Chickens and Moving Pictures

Chickens and Moving Pictures

Alumna transcribes the social history of Wilson College.

by Darrach Dolan

Joan McCulloh ’52 graduated with a major in English literature and a minor in history. After 39 years of teaching English to high schoolers, in retirement, McCulloh has indulged her passion for history, specifically local history. As a member and former president of the Mercersburg Historical Society, she has written numerous articles on local history and regularly leads historical tours. More recently, her passion led her to Wilson’s Hankey Center for Women’s History.

Since 2019 McCulloh has driven to campus every week to transcribe letters between former Wilson presidents Reaser, McKeag, and Warfield and staff members. The presidents’ letters are mostly typed copies of the originals; the letters from the staff are often handwritten and can be a challenge to read. Each staff correspondent has an individual physical file containing all the letters between them and the administration. As you can imagine, files vary in size depending on how long the person was at the College. For example, Librarian Mary Louise Erskine’s file is one of the thickest, as she worked under all three presidents.

She transcribes the letters onto her laptop, summarizes them, then uploads everything to the digital archives. It’s an enormous amount of work, but McCulloh loves it. She is reminded of a quote by novelist L.P. Hartley, “The past was a different country; they do things differently there.” The letters give insights into a different era and the personalities of those who worked at Wilson. She says, “It’s a social history of Wilson and of these young women who taught here — it shows what the times were like and what these people were like.” She hopes future scholars of the College or women’s history will find these archives insightful and informative.

The files cover the College’s history from the 1900s to the 1920s. She pulls out a large file box filled with manilla folders, each dedicated to a single correspondent she has yet to transcribe. She looks forward to discovering what these new files will reveal.

Of the presidents, Dr. Anna McKeag, Wilson’s first woman president, is her favorite. “I think McKeag must have been an extraordinary person.” She explains that McKeag was very supportive of her staff, even arranging teaching schedules around train schedules for a teacher from Carlisle and always supporting staff whose families suffered illness or death. When an incident, possibly unsavory (we have no details of the incident), occurred at the Chambersburg theater, McKeag arranged to have “moving pictures” shown on campus from then on.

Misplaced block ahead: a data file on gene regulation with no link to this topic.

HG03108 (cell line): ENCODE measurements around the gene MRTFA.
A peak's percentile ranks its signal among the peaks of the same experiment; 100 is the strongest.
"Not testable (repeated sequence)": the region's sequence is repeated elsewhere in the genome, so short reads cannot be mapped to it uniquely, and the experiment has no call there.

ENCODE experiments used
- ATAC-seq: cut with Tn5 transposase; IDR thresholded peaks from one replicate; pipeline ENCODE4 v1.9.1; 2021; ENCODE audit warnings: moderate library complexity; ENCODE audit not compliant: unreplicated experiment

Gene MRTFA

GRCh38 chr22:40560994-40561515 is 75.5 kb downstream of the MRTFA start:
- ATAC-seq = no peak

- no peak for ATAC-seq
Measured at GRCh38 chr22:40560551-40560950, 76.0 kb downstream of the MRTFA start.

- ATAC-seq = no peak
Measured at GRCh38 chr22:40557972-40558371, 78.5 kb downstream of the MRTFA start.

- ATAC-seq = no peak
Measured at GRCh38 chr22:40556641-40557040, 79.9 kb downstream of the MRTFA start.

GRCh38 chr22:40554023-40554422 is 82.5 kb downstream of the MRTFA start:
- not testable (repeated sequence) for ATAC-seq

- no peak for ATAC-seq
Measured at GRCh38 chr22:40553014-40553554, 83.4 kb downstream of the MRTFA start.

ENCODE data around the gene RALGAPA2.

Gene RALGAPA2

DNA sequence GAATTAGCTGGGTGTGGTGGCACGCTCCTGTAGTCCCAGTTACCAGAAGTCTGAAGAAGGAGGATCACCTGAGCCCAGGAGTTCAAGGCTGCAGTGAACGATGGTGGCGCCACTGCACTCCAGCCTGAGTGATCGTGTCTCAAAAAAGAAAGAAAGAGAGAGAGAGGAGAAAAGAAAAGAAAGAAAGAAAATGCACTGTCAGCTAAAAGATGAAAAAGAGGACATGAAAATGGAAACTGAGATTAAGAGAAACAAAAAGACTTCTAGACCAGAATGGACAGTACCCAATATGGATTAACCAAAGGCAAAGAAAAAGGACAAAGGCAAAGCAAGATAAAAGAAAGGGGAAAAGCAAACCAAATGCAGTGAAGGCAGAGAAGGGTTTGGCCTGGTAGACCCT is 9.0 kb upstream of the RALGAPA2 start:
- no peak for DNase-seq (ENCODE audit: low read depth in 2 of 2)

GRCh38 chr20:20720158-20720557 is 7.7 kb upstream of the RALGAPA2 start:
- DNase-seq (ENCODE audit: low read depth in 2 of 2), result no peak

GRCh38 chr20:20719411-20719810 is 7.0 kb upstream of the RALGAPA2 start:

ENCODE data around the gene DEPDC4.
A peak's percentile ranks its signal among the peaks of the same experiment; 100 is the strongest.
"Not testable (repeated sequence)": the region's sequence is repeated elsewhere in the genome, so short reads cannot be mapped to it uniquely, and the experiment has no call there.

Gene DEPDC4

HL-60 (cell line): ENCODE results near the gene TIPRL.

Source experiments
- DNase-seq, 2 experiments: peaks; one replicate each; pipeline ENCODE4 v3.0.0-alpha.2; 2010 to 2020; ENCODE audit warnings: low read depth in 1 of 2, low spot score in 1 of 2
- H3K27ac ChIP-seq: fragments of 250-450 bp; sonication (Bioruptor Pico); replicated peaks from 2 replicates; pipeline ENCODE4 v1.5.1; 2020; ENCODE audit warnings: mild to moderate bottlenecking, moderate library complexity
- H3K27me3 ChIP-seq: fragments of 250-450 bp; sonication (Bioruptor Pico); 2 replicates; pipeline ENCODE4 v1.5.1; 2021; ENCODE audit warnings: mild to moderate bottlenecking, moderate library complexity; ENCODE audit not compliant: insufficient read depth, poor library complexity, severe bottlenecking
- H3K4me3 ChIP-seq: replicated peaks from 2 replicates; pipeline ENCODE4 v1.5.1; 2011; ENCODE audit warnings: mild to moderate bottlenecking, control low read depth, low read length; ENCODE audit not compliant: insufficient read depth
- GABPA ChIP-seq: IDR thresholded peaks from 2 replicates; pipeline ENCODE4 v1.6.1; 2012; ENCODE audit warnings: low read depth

Of the staff members, McCulloh has a soft spot for French teacher Clara Maude Syvret. She taught during the McKeag presidency, then “became a ‘Field Secretary.’ That meant this dear soul went by train and bus all over Pennsylvania, New Jersey, and a bit of Ohio, trying to encourage students to come to Wilson.” Her correspondence records the frustrations of a woman not always welcomed. “She tried her very best, and sometimes high schools were not very amenable to her coming into the school to talk.”

There are others who were not McCulloh’s favorites. “I wouldn’t have wanted to work with [German teacher] Virginia McComb. She was very demanding. President Reaser must have been a man of infinite patience. For a while, in addition to teaching German, she was raising money for the College. She told him exactly what to do and how to do it.” During World War I, Wilson stopped teaching German and let McComb go. However, she stayed in Chambersburg and, after the war, ran a successful company taking Americans on European tours.

And these letters are full of small details that McCulloh finds humorous. One teacher, who considered herself a serious scholar, was easily distracted and complained that she couldn’t concentrate because of “the monotonous sound of engines and beheading of seventy chickens” interrupting her work. Apparently, the College had a flock of chickens and, every week slaughtered a good number of them close to this scholar’s rooms. Another teacher who had never been further south than New York City before she arrived in Chambersburg reported that her family thought this was in a different country.

For the most part, the correspondence captures the “mutual respect” between the staff and administration. “Their personalities were different, but they were gracious and considerate in their letters,” she said. “It was a different country, and yet the teachers were interested in what teachers have always been interested in — the number of hours they were to teach, what was in the curriculum, what was good about the curriculum, and what they thought should be improved. That part hasn’t changed one iota.”

McCulloh is pleased to be able to give back to her alma mater. “I have great respect for Wilson College. It did a great deal for me.” There is a huge trove of materials at the Hankey Center yet to be digitalized. “It would be nice if someone else volunteered,” she said. “It takes time, but it’s worth it. I enjoy it and will do it as long as I can.”

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